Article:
The Swiss Attorney General's office has opened criminal proceedings against outgoing FIFA president Sepp Blatter. He is being investigated on suspicion of criminal mismanagement and misappropriation.
The office of the Attorney General suspects that Blatter signed a contract with Jack Warner of the Caribbean Football Union (CFU) which is suspected of going against the interests of FIFA.
Warner, the ex-chief of the Caribbean Football Union is currently under investigation for alleged corruption by the US Department of Justice.
The television broadcasting rights, which were sold to the CFU in September 2005 for $600,000 (CHF580,000), were then re-sold to a marketing firm for a double-digit million-dollar sum. There were two payments made, one for the South Africa World Cup TV rights and the other for the Brazil World Cup rights
FIFA issued a statement saying that the CFU failed to meet its obligations to pay further fees on top of the $600,000.
In addition, Blatter is suspected of making a payment to the president of UEFA Michel Platini, again against FIFA's interests.
According to the Attorney General's office, Blatter was interrogated on Friday following a meeting of the FIFA executive committee in Zurich.
The Office of the Attorney General also searched FIFA headquarters on Friday, seizing data from Blatter's office.
In a press release, FIFA said it would fully cooperate with the proceedings against Blatter, saying it had already allowed the Attorney General's office access to documents, data and other information.
"We will continue this level of cooperation during the investigation," the organisation said.
Platini, who announced plans to run as Blatter's successor in July, also released a statement to the media.
"Today I was asked by the Swiss authorities to provide information relating to the ongoing investigations surrounding FIFA," he said. "I have always been open to supporting the relevant bodies and authorities in their investigative work and therefore cooperated fully."
"Regarding the payment that was made to me, I wish to state that this amount relates to work which I carried out under a contract with FIFA and I was pleased to have been able to clarify all matters relating to this with the authorities."
Cancelled press conference
The announcement of charges against Blatter came just after FIFA took the highly unusual decision to snub invited journalists at the end of its two-day executive committee meeting. The world governing body of football is mired in corruption allegations and related criminal investigations.
FIFA executives had been discussing those criminal probes in the United States and Switzerland amid a range of other issues.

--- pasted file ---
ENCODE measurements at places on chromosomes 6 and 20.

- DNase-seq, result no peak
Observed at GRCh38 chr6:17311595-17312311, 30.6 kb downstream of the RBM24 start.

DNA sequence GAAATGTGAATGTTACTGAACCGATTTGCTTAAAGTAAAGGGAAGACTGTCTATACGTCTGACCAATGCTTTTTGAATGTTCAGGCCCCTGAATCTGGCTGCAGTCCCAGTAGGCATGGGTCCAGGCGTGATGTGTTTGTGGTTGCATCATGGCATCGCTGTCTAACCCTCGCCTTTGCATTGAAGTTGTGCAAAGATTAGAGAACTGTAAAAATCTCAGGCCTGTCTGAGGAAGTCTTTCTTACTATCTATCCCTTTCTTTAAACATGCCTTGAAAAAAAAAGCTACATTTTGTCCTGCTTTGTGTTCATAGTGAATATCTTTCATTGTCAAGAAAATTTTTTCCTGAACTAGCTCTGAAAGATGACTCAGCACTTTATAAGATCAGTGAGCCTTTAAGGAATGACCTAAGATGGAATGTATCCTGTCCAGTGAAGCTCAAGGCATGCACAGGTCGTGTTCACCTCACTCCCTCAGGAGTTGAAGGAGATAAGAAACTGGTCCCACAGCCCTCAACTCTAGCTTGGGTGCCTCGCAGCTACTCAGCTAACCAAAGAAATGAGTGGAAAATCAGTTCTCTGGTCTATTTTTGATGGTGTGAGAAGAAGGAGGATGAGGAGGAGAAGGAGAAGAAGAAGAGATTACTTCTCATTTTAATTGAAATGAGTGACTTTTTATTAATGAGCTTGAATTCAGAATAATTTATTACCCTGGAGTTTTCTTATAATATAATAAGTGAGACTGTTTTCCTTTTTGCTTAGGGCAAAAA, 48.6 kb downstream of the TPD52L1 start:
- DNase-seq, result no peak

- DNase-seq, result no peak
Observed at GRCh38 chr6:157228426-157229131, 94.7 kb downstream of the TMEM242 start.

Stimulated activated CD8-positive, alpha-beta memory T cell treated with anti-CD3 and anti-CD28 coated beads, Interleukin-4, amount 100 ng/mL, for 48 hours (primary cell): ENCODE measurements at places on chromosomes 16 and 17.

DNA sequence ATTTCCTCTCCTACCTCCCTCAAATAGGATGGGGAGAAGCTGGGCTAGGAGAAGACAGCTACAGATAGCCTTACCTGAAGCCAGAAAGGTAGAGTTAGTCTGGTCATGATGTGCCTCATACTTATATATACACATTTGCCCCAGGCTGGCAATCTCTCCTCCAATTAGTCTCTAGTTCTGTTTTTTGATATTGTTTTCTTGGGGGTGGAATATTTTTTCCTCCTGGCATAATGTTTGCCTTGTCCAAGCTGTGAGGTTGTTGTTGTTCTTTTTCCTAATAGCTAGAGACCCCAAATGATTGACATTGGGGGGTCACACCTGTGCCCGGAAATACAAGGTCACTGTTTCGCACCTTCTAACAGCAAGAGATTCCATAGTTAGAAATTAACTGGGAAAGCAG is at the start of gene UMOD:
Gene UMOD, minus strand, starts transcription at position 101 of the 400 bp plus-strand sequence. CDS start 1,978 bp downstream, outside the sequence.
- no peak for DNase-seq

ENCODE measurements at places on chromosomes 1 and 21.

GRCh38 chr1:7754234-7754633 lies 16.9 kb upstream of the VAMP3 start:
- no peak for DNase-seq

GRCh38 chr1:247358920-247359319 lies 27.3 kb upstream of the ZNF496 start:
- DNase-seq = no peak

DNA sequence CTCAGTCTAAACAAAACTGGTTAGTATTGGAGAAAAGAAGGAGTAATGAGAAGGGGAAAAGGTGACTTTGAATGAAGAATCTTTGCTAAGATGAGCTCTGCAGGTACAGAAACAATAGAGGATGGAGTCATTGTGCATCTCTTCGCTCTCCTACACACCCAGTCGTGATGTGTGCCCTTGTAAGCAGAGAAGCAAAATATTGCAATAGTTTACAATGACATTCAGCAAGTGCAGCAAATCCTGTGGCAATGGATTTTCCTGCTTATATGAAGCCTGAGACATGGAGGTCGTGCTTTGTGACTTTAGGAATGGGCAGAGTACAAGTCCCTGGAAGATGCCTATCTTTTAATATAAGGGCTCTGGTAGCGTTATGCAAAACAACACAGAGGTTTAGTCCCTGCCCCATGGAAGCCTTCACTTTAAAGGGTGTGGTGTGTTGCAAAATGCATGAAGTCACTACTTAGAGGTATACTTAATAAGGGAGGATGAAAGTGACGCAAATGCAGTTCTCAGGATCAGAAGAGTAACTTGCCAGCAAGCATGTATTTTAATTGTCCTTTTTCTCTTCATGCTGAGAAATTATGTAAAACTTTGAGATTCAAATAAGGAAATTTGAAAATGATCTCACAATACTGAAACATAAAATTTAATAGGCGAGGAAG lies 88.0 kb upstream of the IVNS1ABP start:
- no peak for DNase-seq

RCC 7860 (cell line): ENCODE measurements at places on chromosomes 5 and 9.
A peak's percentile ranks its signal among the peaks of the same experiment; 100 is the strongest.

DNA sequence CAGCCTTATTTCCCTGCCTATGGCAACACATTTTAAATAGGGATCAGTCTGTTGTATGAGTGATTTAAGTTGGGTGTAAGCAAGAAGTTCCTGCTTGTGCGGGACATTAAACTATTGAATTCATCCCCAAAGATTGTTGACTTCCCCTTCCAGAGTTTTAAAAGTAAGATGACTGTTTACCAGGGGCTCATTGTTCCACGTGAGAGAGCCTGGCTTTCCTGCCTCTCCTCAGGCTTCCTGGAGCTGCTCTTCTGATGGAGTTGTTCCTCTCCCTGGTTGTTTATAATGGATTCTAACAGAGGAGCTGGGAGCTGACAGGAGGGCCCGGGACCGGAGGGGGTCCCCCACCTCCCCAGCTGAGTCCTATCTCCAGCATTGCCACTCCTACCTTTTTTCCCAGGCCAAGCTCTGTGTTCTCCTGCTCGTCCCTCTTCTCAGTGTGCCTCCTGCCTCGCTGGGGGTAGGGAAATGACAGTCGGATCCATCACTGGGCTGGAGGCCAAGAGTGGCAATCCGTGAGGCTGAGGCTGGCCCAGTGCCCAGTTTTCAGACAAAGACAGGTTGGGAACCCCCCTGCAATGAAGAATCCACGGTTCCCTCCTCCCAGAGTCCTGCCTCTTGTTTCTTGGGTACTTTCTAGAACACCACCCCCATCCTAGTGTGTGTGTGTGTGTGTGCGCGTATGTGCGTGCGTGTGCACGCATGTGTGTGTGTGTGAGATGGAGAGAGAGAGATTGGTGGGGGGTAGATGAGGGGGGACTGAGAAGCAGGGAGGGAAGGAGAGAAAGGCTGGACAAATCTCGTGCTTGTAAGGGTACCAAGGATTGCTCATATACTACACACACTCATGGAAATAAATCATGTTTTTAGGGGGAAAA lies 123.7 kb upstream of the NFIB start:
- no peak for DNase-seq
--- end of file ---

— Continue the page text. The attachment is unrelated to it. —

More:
Journalists flew into Switzerland from around the world expecting to grill outgoing FIFA President Sepp Blatter about the latest corruption allegations, but were informed at the last minute that the scheduled press conference had been cancelled.
No reason was given for the abrupt cancellation, but it followed a deepening of the crisis at FIFA on Thursday when the Swiss Attorney General demanded access to the email correspondence of suspended FIFA Secretary-General Jéròme Valcke.
FIFA at first tried to place conditions on the handover of the Valcke emails but later backed down under pressure from Switzerland’s top prosecutor.
Valcke has for some days been facing media allegations that he was involved in a World Cup ticketing scam. Valcke denies any wrongdoing, but is being investigated by FIFA's ethics committee whilst he is on gardening leave.
FIFA's executive committee also decided to change the location of its December summit from Japan (which will host the Club World Cup) to Zurich, also without explanation.
While he has not been charged or personally accused by law enforcement agencies of any offences, Blatter has cancelled engagements that entail travel to countries that have an extradition treaty with the US.
FIFA issued a press release after the executive committee meeting vowing equally to reform its governance of football and ensure greater women's participation in the sport.
The subject of governance reform will feature more heavily during December's executive meeting when François Carrard, head of the Reform Committee, will present his recommendations.
Other notable items on the agenda on Thursday and Friday in Zurich included the state of preparations for the 2018 World Cup in Russia and the 2022 event in Qatar.
Officials were also due to vote on approving amendments to FIFA’s code of ethics. But the decision was delayed to give FIFA's legal team more time to analyse the changes, according to a press statement.
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